Newlyweds stationed in Argentia in 1960s celebrate 50th anniversary with visit to province
Tom Assenmacher of Kinsale, Va., can still remember the smell of codfish drying from his year-long stay in Argentia with the United States Navy during the mid-1960s.
© — Submitted photo
Kaye and Tom Assenmacher of Kinsale, Va., leave North Sydney, N.S., on a Marine Atlantic ferry. They are celebrating their 50th anniversary with a trip to Newfoundland. The day after they were married in 1964, the Assenmachers travelled to Argentia, where Tom was stationed as a pilot with the United States Navy.
“If the wind was out in a certain direction, you certainly were aware there were drying fish,” the former pilot recalls 50 years later.
The year Tom and his wife, Kaye, spent in Newfoundland was memorable given the fact they were newlyweds getting accustomed to married life. Having met a few months earlier in Corpus Christi, Texas, they were wed on Aug. 14, 1964. The next day, they took off in Tom’s 1962 Oldsmobile F85 to start a three-week journey to Argentia.
“Listen, anybody that would go from south Texas to Newfoundland has to be crazy in love,” laughs Kaye, whose maiden name is Dunne. She jokingly describes herself as a nice Irish girl who married a German guy. “We only knew each other, I think, six months to the day, so I think we were both ready to settle down.”
The Assenmachers are celebrating their 50th wedding anniversary with a two-week visit to Newfoundland and Labrador. It’s the couple’s second visit since leaving Argentia — they also visited the island in 2003.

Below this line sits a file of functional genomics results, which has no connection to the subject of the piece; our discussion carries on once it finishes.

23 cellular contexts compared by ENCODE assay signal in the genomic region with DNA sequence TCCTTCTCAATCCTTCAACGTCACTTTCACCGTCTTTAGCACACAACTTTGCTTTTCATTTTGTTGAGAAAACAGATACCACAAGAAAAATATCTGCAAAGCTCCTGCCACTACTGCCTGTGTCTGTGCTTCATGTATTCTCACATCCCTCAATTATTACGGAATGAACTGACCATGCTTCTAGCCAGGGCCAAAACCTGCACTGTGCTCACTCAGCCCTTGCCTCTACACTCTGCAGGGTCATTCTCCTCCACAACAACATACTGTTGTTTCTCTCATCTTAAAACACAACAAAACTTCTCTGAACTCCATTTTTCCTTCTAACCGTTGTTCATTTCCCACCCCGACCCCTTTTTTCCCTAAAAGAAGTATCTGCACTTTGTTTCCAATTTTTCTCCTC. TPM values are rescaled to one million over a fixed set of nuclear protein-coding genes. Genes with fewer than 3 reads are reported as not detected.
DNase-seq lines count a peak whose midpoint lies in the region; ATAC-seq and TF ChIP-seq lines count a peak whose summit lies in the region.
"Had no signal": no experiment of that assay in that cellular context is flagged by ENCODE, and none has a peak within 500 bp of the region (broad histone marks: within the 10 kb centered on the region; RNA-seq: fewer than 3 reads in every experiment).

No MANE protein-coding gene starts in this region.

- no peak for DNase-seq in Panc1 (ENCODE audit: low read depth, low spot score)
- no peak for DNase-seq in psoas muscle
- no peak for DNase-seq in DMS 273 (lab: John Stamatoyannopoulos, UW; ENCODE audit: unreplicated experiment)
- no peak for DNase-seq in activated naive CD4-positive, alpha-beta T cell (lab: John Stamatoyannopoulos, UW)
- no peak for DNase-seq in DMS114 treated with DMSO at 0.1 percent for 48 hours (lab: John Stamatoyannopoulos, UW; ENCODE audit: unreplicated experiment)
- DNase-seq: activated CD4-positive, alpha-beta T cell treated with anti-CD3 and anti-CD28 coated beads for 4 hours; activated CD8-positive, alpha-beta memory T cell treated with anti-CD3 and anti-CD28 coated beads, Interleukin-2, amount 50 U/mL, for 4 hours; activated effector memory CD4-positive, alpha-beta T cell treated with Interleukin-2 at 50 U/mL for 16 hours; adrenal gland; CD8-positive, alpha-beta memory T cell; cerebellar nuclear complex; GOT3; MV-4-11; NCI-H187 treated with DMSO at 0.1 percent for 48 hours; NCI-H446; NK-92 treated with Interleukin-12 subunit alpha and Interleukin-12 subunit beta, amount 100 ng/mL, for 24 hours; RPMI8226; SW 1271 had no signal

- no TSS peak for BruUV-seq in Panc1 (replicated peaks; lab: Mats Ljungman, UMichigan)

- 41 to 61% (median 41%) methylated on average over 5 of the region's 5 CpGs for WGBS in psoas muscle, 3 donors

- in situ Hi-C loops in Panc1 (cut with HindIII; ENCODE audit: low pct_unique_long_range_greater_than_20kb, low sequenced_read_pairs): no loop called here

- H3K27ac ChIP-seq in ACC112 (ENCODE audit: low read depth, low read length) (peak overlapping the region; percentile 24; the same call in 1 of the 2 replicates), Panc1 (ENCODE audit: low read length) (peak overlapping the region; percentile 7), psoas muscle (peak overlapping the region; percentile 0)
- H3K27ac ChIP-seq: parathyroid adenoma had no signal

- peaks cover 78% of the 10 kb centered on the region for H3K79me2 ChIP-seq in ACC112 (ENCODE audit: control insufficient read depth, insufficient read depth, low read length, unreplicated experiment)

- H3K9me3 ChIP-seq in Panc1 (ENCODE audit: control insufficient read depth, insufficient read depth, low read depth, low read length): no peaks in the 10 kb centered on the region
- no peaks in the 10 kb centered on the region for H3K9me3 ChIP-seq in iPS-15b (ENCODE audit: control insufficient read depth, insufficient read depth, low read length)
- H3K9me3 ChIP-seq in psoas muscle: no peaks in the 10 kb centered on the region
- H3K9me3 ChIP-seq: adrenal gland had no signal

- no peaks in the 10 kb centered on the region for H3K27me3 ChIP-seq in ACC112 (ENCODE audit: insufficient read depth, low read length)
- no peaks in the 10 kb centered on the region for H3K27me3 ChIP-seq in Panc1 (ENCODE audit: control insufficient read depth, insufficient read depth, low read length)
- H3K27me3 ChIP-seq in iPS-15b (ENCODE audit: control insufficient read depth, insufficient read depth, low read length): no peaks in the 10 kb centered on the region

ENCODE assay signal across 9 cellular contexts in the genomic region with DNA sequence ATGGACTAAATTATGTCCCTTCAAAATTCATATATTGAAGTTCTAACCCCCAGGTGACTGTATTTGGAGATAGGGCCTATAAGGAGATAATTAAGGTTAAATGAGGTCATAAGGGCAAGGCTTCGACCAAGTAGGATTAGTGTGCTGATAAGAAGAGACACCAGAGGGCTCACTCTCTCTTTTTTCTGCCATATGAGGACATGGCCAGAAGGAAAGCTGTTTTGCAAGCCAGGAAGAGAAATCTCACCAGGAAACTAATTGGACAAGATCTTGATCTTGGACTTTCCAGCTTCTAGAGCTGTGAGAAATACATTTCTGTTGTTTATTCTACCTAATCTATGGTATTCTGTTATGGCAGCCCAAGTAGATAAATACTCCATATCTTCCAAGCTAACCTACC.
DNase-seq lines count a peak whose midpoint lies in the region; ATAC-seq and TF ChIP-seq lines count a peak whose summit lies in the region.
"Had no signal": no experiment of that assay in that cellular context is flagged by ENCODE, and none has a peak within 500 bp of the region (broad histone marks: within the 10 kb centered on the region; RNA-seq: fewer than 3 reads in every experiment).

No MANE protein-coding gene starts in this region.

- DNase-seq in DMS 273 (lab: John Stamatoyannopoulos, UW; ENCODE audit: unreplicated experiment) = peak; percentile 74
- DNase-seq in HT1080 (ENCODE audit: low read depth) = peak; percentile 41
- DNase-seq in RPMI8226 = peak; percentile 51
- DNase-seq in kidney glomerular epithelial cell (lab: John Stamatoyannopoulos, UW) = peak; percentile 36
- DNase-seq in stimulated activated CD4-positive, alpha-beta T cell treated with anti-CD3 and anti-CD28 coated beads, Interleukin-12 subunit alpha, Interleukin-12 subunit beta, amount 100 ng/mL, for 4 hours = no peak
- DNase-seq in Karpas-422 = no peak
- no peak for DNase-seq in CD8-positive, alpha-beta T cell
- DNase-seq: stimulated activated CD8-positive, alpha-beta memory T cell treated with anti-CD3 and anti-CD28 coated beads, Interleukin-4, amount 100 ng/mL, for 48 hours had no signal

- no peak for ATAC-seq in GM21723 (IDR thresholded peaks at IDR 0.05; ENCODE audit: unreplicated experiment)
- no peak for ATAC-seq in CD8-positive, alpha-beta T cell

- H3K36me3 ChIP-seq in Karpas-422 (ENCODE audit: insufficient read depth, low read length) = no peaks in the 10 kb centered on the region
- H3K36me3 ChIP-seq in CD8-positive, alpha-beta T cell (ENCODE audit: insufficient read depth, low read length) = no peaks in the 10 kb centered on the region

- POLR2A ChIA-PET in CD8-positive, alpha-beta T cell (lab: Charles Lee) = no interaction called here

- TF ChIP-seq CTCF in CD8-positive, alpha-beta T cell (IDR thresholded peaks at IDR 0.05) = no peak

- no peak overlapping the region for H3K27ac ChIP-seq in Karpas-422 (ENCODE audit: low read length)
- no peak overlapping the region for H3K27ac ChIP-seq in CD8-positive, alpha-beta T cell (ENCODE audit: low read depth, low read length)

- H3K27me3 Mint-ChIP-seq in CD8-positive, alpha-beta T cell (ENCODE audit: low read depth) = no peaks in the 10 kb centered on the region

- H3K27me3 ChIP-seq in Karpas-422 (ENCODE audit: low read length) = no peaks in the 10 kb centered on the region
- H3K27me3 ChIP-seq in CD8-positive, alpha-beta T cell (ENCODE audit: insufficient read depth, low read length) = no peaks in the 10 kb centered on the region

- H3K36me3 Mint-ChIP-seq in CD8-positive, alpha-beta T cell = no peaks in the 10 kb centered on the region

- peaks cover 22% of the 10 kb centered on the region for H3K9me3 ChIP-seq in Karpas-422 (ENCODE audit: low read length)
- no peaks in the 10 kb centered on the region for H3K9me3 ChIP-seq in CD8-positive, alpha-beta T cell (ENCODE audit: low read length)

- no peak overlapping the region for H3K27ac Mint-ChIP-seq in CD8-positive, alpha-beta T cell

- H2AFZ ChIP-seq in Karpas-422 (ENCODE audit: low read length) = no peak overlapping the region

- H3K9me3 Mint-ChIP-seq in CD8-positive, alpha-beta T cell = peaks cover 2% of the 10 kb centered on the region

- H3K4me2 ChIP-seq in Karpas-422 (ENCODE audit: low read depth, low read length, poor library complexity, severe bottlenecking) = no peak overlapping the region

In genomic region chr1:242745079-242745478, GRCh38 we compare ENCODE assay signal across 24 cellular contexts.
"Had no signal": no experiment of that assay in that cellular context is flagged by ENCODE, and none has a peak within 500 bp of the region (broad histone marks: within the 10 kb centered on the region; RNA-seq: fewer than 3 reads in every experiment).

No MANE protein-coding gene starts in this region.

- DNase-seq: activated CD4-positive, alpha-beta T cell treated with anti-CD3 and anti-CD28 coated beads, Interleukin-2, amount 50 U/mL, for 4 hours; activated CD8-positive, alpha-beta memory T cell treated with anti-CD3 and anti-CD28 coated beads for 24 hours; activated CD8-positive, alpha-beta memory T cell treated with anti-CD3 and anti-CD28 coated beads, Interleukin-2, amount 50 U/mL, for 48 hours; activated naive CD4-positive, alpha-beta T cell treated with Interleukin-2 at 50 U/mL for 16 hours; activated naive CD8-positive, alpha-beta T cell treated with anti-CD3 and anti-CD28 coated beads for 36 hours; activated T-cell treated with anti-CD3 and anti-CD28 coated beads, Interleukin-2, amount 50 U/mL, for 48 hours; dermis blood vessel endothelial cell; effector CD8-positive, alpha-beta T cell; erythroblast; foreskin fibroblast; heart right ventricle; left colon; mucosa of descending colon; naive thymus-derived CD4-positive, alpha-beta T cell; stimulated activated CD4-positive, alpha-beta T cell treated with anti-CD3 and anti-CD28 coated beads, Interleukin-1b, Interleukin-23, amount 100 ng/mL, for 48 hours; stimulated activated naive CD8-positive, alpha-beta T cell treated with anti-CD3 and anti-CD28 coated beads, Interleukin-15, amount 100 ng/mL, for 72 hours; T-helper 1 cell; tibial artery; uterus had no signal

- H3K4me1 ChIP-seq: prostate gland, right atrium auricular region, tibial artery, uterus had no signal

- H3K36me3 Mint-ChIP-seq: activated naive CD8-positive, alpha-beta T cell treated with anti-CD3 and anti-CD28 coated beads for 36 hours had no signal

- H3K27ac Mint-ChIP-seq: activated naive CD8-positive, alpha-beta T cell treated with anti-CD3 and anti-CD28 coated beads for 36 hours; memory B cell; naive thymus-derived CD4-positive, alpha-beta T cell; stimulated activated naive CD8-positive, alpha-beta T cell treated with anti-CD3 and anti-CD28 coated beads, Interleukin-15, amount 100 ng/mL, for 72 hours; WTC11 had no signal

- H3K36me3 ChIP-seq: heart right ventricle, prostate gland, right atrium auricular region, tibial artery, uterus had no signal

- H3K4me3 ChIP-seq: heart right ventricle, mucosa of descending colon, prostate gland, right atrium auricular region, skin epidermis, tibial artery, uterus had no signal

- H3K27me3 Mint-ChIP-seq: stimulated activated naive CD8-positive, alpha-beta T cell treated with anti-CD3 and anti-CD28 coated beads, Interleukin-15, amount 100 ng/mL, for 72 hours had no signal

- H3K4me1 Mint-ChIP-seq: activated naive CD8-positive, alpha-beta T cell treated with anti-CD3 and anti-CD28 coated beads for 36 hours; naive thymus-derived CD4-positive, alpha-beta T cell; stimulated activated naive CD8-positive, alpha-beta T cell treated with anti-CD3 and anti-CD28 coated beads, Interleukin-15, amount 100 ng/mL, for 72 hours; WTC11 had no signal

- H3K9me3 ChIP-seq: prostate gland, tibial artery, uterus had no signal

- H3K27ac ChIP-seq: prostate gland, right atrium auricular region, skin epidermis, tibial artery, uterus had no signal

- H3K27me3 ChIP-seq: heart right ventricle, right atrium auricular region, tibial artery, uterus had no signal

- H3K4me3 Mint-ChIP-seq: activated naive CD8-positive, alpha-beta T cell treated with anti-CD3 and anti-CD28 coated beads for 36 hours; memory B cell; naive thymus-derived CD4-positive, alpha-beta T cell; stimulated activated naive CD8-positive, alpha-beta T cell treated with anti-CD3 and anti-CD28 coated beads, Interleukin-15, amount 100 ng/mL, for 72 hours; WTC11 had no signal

“We were from away, but we were accepted,” remembers Tom, who grew up in southern Missouri.
The couple rented a house in Placentia from an older gentleman named John who lived next door. When Tom dropped by each month to pay the rent, the two men would briefly chat. John’s accent sometimes confused Tom.
“We’d talk about the weather and everything, but he spoke with such a Newfoundland accent, my wife would say, ‘Well, what did John have to say?’ And I said, ‘Well gee, I really don’t know.’ But I always responded, ‘Yes sir’ and ‘No sir’ to him.”
Kaye loved almost every minute of her stay in the province, excluding one night when a gale-force wind blew the only door off their house. John had to temporarily nail the door onto the house until he could properly fix it the next day.
“The place only had one door,” she said. “Everything was fine, but when I got to thinking about it, I thought, oh my God, you know, I was nailed in a house!”
- Read more special articles:
- Mental illness: my story
- ‘Reputable’ school supplies only
- Committee gives thumbs-down to addictions centre
- Prisons under pressure
After spending a year in Newfoundland, Tom’s squadron was decommissioned and he was ordered to report to Naval Air Station Glynco in Brunswick, Ga. By then, Kaye was seven-months pregnant with the couple’s first child. Tom retired from the Navy in 1984 and subsequently found work with contractors who dealt extensively with his former employer.
The visit to Newfoundland in 2003 was a memorable one, as the Assenmachers criss-crossed the island. They returned to Placentia and Argentia on that visit.
“We stopped in Placentia and dropped by the house we rented, and it’s still there,” said Tom.
John had since died, but his house was also still standing. In the backyard of that home, they met the man who bought the house from John.
“We got to talking and he said, ‘Where are you spending the night?’ I said there was a motel we were going to stay in and then go to the bird sanctuary the next day, and he said, ‘Stay with us,’ and so we did,” Tom recalls. “It’s the typical Newfoundland hospitality that we’ve always heard so much about and actually experienced.”
This month’s trip included a first-time visit to Gros Morne National Park. The Assenmachers were quite impressed by its unique terrain.
The couple enjoys visiting Atlantic Canada in the late summer. The weather in Virginia this time of year tends to be a bit too hot for their liking.
“August in Virginia, where we live, is hazy, hot and humid,” Tom said, to the potential chagrin of every resident of Newfoundland familiar with the recent weather. “It’s cruel and unusual punishment to be in that part of Virginia.”